House Calls: Providing Care Beyond the Office Walls
Interest in home-based primary care is growing as payments increase, technology improves, and the population ages.
Fam Pract Manag. 2021 May-June;28(3):22A-22G.
Author disclosures: no relevant financial affiliations disclosed.
The United States is experiencing a resurgence of home-based primary care (HBPC) after a rapid decline during the last century. Steady growth in physician house calls started with the doubling of house call payment rates in 1998 and a doubling and tripling of domiciliary payment rates in 2006. Other factors include the aging of our society; increased technology that allows X-rays, ultrasounds, electrocardiograms, and lab tests to be done in the home; and new CPT payments that target complex patients such as those who need chronic care management, remote patient monitoring, and advance care planning.
HBPC's value has been demonstrated through improved outcomes and reduced costs for complex patients. Medicare's Independence at Home house call program improved outcomes and decreased costs by $2,000 per patient per year, and the U.S. Department of Veterans Affairs' HBPC program reduced hospital days by 60%, readmissions by 21%, and nursing home use by an astounding 89%.1 The data generated support for HBPC on Capitol Hill, at the Centers for Medicare & Medicaid Services (CMS), from Medicare Advantage plans, and from investors.
More recently, the COVID-19 public health emergency (PHE) brought virtual care into patients' homes in a remarkable way. But telehealth is beyond the scope of this article. Currently, Congressional action is needed to enable telehealth to continue in the home after the PHE.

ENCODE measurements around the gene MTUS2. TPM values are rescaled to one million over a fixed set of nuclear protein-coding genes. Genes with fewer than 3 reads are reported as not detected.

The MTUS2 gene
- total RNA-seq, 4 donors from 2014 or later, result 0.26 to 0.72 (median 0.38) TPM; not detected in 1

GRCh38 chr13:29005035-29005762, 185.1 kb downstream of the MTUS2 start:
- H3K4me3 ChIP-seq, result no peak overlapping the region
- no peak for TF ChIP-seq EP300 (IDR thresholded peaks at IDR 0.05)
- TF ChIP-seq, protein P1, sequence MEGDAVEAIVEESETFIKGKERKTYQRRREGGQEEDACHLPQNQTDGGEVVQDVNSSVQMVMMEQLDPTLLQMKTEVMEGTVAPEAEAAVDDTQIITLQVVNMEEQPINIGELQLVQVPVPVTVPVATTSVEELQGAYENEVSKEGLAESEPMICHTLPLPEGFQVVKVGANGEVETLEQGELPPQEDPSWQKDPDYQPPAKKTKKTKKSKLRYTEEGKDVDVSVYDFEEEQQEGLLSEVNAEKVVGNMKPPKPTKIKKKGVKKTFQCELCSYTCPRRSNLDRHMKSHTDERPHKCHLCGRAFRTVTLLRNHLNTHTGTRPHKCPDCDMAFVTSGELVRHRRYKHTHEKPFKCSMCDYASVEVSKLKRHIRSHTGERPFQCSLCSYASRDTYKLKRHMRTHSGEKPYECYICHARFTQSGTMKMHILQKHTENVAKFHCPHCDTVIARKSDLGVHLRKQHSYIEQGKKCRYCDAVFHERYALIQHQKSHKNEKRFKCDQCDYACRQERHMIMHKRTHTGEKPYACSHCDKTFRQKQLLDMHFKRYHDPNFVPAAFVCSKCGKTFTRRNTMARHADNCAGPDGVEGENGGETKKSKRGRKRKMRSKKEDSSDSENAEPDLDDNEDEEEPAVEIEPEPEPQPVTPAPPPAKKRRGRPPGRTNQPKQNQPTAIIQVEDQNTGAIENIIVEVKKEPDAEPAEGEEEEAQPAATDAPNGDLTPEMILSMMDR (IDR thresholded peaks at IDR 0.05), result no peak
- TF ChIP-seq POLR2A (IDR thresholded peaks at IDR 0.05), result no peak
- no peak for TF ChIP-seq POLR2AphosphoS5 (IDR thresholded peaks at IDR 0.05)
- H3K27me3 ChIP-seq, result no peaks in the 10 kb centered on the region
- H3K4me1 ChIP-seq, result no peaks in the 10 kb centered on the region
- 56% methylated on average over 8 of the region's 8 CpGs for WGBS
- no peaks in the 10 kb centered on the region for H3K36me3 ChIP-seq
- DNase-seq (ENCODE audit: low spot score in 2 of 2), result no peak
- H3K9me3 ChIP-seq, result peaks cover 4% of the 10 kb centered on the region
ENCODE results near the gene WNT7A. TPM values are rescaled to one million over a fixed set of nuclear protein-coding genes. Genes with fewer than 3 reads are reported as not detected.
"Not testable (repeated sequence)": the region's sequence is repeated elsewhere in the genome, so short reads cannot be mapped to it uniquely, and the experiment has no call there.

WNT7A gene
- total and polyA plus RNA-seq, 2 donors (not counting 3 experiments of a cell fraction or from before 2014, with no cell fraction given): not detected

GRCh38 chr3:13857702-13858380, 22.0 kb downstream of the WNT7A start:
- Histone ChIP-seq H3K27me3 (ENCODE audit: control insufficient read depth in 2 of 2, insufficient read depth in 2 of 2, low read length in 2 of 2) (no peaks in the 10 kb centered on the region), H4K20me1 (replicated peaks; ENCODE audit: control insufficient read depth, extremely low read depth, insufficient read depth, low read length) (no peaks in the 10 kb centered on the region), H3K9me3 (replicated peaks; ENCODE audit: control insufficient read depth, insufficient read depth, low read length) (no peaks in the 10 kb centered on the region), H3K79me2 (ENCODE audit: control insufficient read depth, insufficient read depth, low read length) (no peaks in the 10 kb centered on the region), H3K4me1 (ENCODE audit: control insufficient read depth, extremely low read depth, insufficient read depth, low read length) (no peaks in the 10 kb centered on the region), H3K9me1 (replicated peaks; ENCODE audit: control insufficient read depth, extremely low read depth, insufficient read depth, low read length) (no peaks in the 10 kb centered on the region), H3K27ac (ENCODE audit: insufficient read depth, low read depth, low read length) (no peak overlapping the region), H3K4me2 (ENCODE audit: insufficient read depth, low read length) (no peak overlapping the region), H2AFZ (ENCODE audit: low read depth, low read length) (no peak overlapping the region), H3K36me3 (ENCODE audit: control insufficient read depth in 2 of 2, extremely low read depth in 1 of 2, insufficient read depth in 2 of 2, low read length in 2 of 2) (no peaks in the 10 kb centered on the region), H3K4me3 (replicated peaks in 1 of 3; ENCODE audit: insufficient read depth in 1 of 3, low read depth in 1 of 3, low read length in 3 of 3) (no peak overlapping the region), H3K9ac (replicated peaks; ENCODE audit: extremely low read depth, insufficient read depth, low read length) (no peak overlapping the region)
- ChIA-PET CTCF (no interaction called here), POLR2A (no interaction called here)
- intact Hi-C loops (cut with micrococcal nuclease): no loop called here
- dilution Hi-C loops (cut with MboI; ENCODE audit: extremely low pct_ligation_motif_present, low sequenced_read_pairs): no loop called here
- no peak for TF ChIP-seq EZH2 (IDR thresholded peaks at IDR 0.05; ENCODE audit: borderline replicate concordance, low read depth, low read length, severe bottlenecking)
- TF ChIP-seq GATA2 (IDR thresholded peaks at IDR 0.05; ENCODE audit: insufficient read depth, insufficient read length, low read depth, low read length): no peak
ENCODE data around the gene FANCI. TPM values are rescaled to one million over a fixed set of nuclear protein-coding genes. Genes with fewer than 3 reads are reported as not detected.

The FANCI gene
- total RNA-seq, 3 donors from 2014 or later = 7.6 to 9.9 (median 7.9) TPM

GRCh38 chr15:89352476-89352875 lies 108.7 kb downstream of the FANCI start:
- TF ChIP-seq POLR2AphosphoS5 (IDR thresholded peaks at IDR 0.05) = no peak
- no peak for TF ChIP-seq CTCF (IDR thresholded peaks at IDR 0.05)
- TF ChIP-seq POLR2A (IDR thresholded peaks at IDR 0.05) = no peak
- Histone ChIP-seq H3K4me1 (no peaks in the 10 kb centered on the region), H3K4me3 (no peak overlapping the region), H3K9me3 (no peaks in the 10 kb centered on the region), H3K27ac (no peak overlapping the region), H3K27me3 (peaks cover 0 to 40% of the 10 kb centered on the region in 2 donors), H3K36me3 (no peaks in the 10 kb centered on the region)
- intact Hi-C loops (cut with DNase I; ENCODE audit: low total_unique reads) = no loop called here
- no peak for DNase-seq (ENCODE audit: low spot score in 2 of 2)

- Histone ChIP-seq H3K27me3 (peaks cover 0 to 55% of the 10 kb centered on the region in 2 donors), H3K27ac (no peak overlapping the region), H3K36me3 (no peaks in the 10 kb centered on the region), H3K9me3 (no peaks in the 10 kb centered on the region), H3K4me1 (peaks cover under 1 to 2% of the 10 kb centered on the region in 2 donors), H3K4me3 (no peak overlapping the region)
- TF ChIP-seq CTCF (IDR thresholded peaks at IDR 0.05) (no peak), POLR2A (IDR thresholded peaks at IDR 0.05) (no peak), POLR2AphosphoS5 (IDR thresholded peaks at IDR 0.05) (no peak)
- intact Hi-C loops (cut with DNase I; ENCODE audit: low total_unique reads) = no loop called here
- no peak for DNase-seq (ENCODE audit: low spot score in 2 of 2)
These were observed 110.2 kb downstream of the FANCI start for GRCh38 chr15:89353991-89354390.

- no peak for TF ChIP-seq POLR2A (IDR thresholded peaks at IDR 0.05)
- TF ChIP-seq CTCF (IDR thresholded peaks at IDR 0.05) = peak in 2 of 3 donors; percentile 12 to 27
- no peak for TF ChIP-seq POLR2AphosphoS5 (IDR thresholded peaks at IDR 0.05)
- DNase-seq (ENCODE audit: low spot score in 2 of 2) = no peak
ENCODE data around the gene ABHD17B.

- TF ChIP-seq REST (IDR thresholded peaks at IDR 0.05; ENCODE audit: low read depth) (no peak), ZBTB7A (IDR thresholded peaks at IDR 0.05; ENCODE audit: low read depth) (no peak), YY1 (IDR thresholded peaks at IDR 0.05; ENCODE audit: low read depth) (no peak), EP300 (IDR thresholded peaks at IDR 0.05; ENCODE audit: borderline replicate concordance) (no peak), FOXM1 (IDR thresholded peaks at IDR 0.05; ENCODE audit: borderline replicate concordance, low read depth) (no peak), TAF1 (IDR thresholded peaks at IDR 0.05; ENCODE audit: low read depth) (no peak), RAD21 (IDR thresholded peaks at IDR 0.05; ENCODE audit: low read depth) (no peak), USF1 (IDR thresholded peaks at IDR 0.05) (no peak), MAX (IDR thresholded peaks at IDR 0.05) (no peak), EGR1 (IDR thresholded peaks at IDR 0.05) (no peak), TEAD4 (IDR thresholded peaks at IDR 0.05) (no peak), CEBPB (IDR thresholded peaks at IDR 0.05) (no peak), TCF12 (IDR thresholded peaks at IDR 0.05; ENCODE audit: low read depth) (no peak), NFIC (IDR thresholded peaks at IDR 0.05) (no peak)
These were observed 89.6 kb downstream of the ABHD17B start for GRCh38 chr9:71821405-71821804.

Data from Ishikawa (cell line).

Still, family physicians can take advantage of the growing support for HBPC. This article outlines steps for adding house calls to an office-based practice. Reasons to do so include the following:
Continuity of care for patients who have difficulty getting to the office, ensuring they are not lost in the system.
Better quality of care, increased time with patients, and improved doctor-patient-caregiver relationships, resulting in increased patient satisfaction scores, increased referrals from family members, increased physician satisfaction, and decreased burnout.
Improved end-of-life care, fulfilling the wishes of the majority of patients who desire to be at home surrounded by loved ones at the time of death.
Improved value-based care performance from superior risk capture, reducing gaps in care, improving quality, and lowering the total cost of care.
Increased reimbursement for complex patient care.
Increased payment, improved technology, and the aging of the population have all contributed to steady growth in physician house calls.
House calls have been shown to improve patient outcomes and decrease costs by $2,000 per patient per year.
When adding house calls to an office-based practice, three ingredients necessary to success are patients, processes, and payments.
1. Cornwell T. House calls are reaching the tipping point — now we need the workforce. J Patient Cent Res Rev. 2019;6(3):188–191.
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